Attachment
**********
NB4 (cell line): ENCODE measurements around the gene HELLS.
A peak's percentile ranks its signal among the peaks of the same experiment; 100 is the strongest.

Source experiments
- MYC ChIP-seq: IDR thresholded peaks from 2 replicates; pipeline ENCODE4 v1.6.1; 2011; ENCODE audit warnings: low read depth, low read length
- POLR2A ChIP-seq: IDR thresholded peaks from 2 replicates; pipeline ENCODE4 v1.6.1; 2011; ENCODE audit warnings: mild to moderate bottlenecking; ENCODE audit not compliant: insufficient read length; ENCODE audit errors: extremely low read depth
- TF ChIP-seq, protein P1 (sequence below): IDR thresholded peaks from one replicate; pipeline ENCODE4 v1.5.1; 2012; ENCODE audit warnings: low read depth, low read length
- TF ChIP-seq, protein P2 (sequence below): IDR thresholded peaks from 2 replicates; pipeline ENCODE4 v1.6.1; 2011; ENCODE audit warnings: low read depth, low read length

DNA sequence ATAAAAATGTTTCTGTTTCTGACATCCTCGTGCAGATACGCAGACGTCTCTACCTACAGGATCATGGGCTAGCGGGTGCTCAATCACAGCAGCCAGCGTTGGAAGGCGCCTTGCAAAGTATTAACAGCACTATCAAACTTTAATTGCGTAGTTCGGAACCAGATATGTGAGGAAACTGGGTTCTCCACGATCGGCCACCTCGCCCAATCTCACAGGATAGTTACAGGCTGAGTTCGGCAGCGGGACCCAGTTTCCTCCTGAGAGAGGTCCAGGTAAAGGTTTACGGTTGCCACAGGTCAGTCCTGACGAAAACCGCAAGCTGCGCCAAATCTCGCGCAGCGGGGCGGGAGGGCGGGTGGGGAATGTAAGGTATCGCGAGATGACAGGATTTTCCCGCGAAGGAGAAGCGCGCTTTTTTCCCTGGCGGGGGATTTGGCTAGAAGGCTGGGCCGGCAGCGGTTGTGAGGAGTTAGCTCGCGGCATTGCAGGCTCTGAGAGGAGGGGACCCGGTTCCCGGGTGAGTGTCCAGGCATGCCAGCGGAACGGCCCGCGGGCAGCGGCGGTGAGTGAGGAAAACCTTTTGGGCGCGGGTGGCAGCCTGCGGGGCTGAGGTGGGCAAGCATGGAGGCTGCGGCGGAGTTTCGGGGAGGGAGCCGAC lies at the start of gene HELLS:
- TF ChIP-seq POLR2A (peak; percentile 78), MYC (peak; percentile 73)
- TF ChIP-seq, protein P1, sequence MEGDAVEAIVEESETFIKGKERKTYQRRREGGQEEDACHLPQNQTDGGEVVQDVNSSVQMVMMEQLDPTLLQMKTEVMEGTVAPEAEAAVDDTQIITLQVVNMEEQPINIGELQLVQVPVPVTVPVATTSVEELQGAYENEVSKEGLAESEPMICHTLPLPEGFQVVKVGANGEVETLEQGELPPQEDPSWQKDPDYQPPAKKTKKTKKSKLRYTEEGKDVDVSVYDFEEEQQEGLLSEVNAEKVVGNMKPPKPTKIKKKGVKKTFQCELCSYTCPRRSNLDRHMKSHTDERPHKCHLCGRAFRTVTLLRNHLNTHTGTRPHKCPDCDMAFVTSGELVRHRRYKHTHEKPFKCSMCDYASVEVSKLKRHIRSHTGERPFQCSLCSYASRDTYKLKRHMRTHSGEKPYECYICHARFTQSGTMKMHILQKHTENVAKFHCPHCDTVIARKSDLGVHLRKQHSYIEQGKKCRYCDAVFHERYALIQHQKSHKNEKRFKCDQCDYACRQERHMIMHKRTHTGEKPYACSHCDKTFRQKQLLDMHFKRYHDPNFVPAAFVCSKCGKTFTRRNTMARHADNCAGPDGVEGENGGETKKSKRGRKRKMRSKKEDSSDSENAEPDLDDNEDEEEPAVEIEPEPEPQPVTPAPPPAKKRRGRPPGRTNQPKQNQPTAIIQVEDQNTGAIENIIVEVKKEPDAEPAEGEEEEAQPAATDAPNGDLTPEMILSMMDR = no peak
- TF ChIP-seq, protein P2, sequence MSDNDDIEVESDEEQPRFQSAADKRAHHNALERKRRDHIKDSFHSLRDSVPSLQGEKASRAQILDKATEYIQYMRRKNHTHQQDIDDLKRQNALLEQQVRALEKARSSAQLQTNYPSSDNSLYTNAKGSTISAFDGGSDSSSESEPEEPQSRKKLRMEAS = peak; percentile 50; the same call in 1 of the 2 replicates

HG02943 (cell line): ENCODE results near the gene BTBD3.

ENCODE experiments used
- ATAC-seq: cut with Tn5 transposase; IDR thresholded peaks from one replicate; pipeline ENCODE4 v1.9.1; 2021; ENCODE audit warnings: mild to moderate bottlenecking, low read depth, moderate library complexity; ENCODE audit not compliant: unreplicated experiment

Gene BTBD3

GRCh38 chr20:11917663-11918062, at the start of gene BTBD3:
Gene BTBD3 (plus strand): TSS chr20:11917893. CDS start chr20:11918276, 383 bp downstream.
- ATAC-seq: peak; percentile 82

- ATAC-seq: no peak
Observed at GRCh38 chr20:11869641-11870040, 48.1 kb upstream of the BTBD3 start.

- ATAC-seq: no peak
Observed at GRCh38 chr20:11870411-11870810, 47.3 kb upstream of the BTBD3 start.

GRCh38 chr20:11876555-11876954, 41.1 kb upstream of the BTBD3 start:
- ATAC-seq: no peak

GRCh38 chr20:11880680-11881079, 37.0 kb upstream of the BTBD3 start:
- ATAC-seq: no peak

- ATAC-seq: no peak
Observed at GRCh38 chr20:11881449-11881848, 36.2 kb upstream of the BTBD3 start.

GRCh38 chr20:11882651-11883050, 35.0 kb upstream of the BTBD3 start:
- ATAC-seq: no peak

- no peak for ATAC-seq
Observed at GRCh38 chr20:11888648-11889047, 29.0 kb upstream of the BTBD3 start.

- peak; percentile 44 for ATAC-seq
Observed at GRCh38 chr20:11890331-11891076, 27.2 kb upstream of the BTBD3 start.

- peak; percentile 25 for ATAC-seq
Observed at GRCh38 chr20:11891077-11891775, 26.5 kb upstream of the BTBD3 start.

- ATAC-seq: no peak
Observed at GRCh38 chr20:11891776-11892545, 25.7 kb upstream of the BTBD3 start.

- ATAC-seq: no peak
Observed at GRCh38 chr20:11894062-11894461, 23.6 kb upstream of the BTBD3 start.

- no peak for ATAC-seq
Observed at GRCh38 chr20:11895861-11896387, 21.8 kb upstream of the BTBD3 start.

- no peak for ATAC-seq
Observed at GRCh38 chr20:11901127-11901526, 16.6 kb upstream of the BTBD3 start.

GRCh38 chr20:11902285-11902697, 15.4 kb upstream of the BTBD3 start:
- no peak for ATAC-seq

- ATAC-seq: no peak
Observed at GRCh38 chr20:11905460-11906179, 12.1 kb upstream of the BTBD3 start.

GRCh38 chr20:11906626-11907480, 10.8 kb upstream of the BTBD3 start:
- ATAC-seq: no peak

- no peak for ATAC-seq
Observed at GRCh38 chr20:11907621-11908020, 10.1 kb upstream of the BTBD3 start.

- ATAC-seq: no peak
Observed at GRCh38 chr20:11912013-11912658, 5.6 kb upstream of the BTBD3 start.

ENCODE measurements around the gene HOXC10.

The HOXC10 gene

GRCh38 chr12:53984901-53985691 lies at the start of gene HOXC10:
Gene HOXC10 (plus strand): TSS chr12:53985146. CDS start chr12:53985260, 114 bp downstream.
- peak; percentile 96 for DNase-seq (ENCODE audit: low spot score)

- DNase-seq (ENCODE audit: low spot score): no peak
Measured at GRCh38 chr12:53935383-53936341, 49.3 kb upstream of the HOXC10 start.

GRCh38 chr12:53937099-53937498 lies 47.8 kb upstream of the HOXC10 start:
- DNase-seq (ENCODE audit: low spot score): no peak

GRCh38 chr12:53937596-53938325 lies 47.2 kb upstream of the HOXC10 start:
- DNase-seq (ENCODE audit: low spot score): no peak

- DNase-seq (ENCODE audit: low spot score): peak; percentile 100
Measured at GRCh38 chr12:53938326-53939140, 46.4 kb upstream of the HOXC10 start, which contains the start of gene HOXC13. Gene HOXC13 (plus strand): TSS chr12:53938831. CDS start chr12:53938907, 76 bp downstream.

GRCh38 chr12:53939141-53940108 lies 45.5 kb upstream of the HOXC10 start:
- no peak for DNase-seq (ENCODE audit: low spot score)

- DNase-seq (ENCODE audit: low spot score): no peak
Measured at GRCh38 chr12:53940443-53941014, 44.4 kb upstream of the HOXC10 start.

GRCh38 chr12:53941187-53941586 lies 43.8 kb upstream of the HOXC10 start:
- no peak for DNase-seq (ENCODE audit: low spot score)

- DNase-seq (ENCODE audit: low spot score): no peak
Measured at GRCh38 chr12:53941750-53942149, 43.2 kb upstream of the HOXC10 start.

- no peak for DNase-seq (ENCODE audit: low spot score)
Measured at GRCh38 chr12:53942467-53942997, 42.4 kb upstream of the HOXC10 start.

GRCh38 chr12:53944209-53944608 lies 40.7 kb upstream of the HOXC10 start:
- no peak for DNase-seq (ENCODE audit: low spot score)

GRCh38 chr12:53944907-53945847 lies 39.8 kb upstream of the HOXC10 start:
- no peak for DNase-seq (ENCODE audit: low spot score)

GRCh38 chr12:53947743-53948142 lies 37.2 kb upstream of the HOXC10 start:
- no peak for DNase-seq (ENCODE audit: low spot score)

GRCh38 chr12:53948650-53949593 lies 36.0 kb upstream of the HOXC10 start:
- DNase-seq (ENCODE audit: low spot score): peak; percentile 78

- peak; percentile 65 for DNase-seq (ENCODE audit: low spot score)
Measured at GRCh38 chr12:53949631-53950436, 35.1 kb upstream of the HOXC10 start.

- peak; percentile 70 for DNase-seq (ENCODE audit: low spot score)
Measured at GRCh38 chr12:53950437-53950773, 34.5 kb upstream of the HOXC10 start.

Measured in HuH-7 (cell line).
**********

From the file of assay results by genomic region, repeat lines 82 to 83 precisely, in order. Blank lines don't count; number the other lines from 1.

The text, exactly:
GRCh38 chr12:53947743-53948142 lies 37.2 kb upstream of the HOXC10 start:
- no peak for DNase-seq (ENCODE audit: low spot score)